All this said, the exact circumstances of his disappearance are very uncertain.
Published accounts have varied widely, from claims that he walked off the post to claims that he was grabbed from a latrine.
Noting everything that he left behind, an Army fact-finding investigation conducted in the months after his 2009 disappearance concluded that Bergdahl left his outpost deliberately and on his own free will, according to a U.S. military official briefed on the report. The official spoke to CNN Tuesday on the condition of anonymity due to the sensitive nature of the information.
There was no definitive finding Bergdahl deserted because that would require knowing his intent — something Army officials couldn’t do without talking to the soldier. The investigation included interviews with members of Bergdahl’s unit, none of whom reported seeing him go, the official said.
In 2012, Rolling Stone reported that Bergdahl’s unit had discipline and other issues during its time in Afghanistan.
Addressing the matter Tuesday, Obama stressed that we “we don’t leave men and women in uniform behind” and insisted prisoner swaps “happen … at the end of wars.”
“Whatever the circumstances may turn out to be, we still get an American soldier back if he is held in captivity. Period. Full stop,” Obama said. “We don’t condition that.”
‘He is innocent until proven guilty’
Five Taliban prisoners in U.S. custody were transferred to Qatar, where, Obama said, he is confident that they would not endanger U.S. security.
Several factors help mitigate the risks that these released detainees will return to a battlefield and threaten U.S. forces, two senior U.S. officials said. They include:
• They’ve been in Guantanamo for a long time and therefore likely don’t have networks as extensive as they once had;
• Most U.S. troops will out of Afghanistan in a year;
• Personal assurances from Qatar’s emir to closely monitor them.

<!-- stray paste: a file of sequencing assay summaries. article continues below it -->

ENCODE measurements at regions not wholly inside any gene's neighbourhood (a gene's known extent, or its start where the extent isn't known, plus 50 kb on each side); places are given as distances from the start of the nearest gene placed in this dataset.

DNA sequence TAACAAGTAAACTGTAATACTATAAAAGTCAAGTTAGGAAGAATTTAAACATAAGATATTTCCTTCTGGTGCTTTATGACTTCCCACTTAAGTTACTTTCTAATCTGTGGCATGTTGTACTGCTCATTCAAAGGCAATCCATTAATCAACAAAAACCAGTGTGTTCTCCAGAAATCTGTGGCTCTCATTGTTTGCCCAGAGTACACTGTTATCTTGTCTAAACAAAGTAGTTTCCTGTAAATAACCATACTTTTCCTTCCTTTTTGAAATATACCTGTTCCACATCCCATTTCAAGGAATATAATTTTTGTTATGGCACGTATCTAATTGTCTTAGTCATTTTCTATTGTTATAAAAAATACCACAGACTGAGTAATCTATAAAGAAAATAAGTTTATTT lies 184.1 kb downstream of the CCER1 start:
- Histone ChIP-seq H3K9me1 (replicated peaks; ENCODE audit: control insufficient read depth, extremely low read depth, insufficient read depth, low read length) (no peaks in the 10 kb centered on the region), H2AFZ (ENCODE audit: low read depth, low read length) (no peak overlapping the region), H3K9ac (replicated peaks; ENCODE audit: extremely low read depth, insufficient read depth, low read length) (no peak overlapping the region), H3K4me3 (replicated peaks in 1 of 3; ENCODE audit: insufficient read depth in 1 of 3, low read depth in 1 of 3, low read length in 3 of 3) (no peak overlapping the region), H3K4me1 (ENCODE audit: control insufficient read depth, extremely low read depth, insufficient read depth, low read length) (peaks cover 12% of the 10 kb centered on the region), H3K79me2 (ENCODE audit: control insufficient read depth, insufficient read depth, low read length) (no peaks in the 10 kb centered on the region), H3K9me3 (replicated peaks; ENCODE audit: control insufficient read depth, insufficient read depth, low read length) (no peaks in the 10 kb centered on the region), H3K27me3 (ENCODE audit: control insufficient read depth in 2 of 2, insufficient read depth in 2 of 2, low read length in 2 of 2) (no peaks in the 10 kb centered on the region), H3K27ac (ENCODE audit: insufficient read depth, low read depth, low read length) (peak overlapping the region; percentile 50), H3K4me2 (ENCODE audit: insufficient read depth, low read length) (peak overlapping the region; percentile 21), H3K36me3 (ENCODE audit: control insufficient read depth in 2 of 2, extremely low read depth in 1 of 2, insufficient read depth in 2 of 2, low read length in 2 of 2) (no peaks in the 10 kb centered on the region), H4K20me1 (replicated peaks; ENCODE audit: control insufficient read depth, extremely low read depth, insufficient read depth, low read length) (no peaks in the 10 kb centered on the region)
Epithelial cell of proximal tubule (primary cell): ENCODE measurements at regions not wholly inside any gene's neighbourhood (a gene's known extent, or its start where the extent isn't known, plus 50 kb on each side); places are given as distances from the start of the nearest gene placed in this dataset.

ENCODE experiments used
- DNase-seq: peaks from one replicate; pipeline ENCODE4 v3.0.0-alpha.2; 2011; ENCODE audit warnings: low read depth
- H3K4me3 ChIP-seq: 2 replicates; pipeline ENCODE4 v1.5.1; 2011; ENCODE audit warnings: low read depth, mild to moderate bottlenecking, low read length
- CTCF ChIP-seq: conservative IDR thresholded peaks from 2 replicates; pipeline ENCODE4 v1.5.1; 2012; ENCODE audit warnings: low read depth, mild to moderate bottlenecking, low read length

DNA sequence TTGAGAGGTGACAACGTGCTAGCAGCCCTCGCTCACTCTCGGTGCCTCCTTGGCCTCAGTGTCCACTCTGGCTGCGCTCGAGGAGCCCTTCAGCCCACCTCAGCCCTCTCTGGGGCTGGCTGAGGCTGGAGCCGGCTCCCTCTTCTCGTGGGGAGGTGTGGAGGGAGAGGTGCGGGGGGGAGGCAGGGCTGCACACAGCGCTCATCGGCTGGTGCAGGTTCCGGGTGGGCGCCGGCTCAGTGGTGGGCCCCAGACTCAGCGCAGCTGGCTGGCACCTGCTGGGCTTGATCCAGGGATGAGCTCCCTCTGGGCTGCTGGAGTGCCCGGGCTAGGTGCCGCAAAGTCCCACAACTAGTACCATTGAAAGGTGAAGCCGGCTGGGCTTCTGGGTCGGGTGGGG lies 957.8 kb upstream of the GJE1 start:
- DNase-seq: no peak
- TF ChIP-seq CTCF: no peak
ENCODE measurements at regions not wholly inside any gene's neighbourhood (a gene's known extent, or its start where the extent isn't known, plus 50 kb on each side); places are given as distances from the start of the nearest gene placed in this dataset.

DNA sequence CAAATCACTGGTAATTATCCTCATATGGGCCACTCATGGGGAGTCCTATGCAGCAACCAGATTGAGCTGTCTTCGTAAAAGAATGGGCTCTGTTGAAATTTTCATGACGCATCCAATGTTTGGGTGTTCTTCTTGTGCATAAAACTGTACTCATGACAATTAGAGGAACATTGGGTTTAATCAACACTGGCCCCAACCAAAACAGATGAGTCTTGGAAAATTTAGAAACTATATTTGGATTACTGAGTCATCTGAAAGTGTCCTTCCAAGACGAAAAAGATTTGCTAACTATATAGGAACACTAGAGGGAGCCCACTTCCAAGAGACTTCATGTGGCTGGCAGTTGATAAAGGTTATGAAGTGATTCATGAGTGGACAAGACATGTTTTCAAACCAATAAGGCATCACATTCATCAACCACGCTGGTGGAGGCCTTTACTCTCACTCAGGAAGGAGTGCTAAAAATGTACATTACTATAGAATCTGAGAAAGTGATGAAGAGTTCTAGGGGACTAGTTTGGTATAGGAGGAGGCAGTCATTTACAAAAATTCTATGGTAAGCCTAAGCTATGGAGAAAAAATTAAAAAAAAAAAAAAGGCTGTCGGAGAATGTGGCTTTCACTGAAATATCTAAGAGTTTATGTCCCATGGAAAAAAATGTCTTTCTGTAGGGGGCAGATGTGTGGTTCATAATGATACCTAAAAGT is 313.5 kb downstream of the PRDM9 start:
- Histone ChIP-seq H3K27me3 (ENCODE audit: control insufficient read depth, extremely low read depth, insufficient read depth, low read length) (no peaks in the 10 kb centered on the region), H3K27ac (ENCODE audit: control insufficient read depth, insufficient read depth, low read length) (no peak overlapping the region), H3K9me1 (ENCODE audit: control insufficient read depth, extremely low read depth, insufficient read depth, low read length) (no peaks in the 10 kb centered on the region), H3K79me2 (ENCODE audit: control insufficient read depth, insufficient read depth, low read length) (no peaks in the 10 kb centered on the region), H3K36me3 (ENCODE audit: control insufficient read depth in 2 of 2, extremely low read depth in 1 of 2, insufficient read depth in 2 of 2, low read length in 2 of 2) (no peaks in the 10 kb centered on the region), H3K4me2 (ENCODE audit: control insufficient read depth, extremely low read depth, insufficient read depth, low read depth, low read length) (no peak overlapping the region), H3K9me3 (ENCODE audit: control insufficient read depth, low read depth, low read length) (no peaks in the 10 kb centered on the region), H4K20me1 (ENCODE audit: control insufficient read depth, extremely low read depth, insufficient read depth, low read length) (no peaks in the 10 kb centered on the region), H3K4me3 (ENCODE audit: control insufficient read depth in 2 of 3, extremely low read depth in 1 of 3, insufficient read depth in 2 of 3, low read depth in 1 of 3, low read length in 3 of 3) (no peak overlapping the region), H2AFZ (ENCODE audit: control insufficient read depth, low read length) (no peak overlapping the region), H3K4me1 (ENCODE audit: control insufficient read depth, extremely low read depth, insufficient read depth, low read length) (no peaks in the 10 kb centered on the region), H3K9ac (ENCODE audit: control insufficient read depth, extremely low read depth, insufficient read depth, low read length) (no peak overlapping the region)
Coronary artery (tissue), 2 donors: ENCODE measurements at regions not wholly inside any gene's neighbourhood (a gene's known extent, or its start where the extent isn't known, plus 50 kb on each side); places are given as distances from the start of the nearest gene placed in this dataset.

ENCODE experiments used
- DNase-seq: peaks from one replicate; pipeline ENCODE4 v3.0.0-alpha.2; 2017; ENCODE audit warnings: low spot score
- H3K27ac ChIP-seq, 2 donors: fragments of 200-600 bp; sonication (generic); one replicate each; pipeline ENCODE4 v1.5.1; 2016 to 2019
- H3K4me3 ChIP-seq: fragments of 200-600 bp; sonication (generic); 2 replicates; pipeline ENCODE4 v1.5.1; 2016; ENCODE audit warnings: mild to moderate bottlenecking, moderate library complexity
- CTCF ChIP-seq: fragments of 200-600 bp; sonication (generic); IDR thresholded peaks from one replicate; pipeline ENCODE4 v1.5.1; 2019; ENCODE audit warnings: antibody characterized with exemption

The detainees won’t be under house arrest, yet one U.S. official says, “We think the Qataris are going to keep a very, very close eye on them.”
Asked about why Congress wasn’t consulted about the exchange, the President said that over the years, the White House had talked with Congress about the possible need for such an exchange, and that officials had to move quickly when the opportunity arose.
A senior U.S. official said assurances from the Qataris are “pretty darn good,” and that Obama knew beforehand that his decision would generate debate.
“This was likely the last, best opportunity to free him,” White House spokesman Jay Carney told CNN’s Wolf Blitzer, adding that “we did the right thing” in negotiating a deal much like “we exchanged prisoners” with the Germans and Japanese after World War II.
As to Bergdahl, he is in stable condition at Landstuhl for treatment of conditions related to five years of captivity, the hospital said Tuesday. Citing privacy laws, the medical center did not provide specifics about his medical condition.
He is undergoing a period of “reintegration” that includes decompression and help from doctors, security officers, lawyers, chaplains, his family and more, the hospital said.
“The goal is to return him to family and society and on the path to complete recovery,” the medical center said, adding that there is no timeline for the recovery process.
McHugh’s comments Tuesday followed those of Chairman of the Joint Chiefs of Staff Gen. Martin Dempsey, who stressed that questions of Bergdahl’s conduct is separate from the effort to recover any missing U.S. soldier.
“As for the circumstances of his capture, when he is able to provide them, we’ll learn the facts,” Dempsey said. “Like any American, he is innocent until proven guilty.”
He added: “Our Army’s leaders will not look away from misconduct if it occurred.”